|Contact||Courses||Professional||Study Aids||Glossaries||Key Links||Purpose|
|DEGREES OF INTERACTION|
|informal communication of ideas between colleagues||formal collaboration on projects, tasks, courses, etc.|
B. A Preliminary Model of Interdisciplinary Interaction: Participant, Project and Process
On the basis of our working definition or concept articulated above, we may identify three essential components of interdisciplinary interaction: the participant, project, and process.
B.1 The Interdisciplinary Participant: A Typological Profile
Klein presents a suggestive profile of the interdisciplinary individual based on the current literature. She articulates the interdisciplinary individual according to the following schema: character traits, behavioral types, and acquired skills (Klein: 182-3).
a) Character traits
Klein’s summarization of literature: “…reliability, flexibility, patience, resilience, sensitivity to others, risk-taking, a thick skin, and a preference for diversity and new social roles.”
Forrest Armstrong: The ideal person for interdisciplinary work would be characterized by a high degree of ego strength, a tolerance for ambiguity, considerable initiative and assertiveness, a broad education, and a sense of dissatisfaction with monodisciplinary constraints.
b) Behavioral types
Irvin White: “divergent thinkers,” as opposed to convergent thinkers
Margaret Mead: “analogic thinkers,” as opposed to digital thinkers
Swora and Morrison: “academic intellectuals” (vitally interested in questions of personal and societal importance, accompanied by a sense of accountability to a wider public audience.
c) Acquired skills
General capacity: ability and interest in looking at things from different perspectives
Specific skills: differentiating, comparing, contrasting, relating, clarifying, reconciling, synthesizing, and a knowledge of how to learn (knowing what information to ask for; knowing how to acquire a working knowledge of the language, concepts, information, and analytical skills pertinent to a given problem, process, or phenomenon; etc.).
B.2 The Interdisciplinary Project: Objectives, Questions, and Types
a) Range of Interdisciplinary Objectives (Klein:11):
b) Types of Questions at the Basis of
What is X?
Why did X happen? Why is X happening?
How can we solve problem X?
How can we integrate or synthesize our dispersed knowledge of X?
How can we inquire into “reality” or “history” in its concrete complexity?
c) Examples? Construct your own list below:
d) Project Types
1. Instrumental interdisciplinarity: Adopts a pragmatic approach that focuses on interdisciplinarity as a problem-solving activity that does not seek a synthesis or fusion of different perspectives (disciplinary, methodological, thematic, theoretical, etc.).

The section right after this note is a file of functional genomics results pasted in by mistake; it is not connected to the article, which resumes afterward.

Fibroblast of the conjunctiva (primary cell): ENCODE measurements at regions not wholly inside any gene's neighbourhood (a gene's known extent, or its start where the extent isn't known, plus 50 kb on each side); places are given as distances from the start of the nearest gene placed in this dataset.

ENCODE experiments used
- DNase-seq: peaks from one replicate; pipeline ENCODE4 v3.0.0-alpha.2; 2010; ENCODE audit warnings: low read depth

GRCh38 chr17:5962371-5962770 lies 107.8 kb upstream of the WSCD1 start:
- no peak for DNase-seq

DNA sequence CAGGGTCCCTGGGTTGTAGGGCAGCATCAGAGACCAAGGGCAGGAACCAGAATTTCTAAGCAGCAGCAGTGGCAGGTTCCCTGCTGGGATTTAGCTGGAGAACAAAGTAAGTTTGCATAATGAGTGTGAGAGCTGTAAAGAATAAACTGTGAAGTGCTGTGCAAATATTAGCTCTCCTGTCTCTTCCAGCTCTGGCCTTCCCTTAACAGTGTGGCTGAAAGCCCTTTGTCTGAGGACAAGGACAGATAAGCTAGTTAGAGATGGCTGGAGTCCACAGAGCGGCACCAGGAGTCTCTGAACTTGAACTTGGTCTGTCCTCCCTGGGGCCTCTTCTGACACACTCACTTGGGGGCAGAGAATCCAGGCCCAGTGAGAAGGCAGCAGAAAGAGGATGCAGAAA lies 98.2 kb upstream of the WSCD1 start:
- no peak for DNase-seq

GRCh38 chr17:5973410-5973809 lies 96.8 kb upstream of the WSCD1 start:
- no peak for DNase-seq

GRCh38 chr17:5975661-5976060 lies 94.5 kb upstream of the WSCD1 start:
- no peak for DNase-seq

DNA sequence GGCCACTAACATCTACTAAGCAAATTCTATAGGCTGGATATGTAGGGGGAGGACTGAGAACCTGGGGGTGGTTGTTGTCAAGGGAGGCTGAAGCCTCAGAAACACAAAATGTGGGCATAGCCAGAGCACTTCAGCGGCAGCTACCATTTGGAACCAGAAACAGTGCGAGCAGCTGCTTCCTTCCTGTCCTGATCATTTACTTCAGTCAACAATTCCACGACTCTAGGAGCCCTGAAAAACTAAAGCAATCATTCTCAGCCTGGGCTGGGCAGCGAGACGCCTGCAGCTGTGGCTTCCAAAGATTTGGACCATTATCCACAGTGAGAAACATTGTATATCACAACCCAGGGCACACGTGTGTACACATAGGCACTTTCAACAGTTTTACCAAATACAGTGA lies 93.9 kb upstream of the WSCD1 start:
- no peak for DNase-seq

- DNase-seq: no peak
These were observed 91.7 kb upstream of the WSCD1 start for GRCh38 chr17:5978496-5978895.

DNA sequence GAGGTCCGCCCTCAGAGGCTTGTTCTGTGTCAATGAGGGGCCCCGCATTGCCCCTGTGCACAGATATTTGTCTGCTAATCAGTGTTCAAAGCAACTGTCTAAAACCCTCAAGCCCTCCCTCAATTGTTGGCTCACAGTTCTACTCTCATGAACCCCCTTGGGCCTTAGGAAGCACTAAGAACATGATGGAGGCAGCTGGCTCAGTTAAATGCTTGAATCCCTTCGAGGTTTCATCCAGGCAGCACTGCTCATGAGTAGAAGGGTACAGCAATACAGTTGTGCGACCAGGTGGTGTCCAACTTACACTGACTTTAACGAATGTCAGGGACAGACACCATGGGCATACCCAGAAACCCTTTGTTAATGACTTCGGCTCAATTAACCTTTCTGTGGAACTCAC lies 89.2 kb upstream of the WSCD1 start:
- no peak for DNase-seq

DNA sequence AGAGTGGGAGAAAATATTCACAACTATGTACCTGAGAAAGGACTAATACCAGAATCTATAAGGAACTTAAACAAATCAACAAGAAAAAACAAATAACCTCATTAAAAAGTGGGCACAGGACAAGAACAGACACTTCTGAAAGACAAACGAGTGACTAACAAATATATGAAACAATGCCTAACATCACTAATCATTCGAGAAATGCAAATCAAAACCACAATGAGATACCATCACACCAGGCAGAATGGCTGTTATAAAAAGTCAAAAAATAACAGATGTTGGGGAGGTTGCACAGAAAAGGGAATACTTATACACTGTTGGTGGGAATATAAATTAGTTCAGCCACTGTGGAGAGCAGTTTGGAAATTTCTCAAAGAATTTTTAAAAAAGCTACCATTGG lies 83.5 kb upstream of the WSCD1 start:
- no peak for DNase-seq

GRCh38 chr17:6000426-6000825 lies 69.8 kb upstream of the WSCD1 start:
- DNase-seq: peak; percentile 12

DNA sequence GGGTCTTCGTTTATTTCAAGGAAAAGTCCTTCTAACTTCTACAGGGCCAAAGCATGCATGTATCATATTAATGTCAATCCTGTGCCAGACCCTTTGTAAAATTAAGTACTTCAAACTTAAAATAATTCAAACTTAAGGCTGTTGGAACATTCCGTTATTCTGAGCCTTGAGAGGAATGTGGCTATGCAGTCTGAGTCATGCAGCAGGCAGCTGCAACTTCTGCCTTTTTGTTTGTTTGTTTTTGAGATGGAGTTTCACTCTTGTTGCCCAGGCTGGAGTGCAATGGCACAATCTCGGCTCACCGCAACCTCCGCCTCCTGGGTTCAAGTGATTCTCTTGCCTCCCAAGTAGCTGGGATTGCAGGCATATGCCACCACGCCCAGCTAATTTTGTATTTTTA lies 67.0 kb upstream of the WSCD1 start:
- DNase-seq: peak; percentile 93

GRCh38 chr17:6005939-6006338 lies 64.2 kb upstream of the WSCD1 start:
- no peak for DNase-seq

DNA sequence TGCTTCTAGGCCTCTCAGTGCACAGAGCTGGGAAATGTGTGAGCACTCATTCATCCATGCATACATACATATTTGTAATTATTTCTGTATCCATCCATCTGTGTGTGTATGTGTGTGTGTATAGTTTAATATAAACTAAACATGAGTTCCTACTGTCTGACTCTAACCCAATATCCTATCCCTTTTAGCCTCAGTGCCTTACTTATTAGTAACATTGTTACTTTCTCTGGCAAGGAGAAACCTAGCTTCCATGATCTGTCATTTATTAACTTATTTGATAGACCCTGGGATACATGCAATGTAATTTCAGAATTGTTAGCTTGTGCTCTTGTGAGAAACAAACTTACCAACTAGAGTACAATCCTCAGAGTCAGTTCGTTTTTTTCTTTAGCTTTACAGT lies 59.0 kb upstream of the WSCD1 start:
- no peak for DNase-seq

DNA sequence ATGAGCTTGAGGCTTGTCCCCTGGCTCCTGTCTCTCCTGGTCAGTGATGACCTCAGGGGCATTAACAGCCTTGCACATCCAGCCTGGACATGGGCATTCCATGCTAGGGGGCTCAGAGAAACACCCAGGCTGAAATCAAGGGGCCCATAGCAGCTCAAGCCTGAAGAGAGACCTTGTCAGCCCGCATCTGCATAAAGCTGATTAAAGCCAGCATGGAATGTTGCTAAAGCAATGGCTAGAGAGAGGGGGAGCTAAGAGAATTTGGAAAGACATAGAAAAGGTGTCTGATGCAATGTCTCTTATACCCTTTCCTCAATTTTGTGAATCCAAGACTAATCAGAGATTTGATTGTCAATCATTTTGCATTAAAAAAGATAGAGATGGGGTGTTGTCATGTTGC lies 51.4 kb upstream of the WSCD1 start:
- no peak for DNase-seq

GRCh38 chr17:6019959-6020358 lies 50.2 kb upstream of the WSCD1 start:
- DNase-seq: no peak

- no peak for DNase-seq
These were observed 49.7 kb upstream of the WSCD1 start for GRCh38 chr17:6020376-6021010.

2. Conceptual interdisciplinarity: Strives for a synthesis of knowledge as a theoretical, primarily epistemological, enterprise involving internal coherence, the development of new conceptual categories, methodological unification, and long-term research and exploration.
B.3 The Interdisciplinary Process: Models of Integration (Klein: 191-2)
1) Hursh, Hass, and Moore: They articulate the process of interdisciplinary inquiry in terms of two sequential methodological levels:
a) Level of Clarification: Focuses on developing an understanding of both the salient concepts and skills to be used in evaluating those concepts. Example: The concept of “power” permeates all the social sciences; each discipline, however, has its own distinctive definition(s) of the concept. The skill of conceptual clarification consists, preliminarily, in contrasting the assumptions and ambiguities of these disciplinary definitions. One can then proceed methodically, on this basis, to construct a higher-order, or more abstract, composite meaning consistent with the participating disciplines.
b) Level of Resolution: Focuses on a more thorough and systematic integration of the different perspectives identified by definitions of “salient concepts” in the participating disciplines.
2) DeWachter: He proposes a more complex model of the interdisciplinary process, which ideally consists of five phases. DeWachter’s model accords a pivotal function to methodical epochē, a philosophical technique* for the temporary suspension of knowledge claims and disciplinary methods. Its purpose is to open up the possibility of achieving an interdisciplinary way of stating a global question.
1. Klein, Julie Thompson. Interdisciplinarity: History, Theory, and Practice. Detroit: Wayne State University Press, 1990.
2. Lattuca, Lisa R. Creating Interdisciplinarity. Nashville: Vanderbilt University Press, 2000
*Cf. ancient Pyrrhonian skepticism, the modern rationalism of Descartes, and Husserl’s 20th-century phenomenology.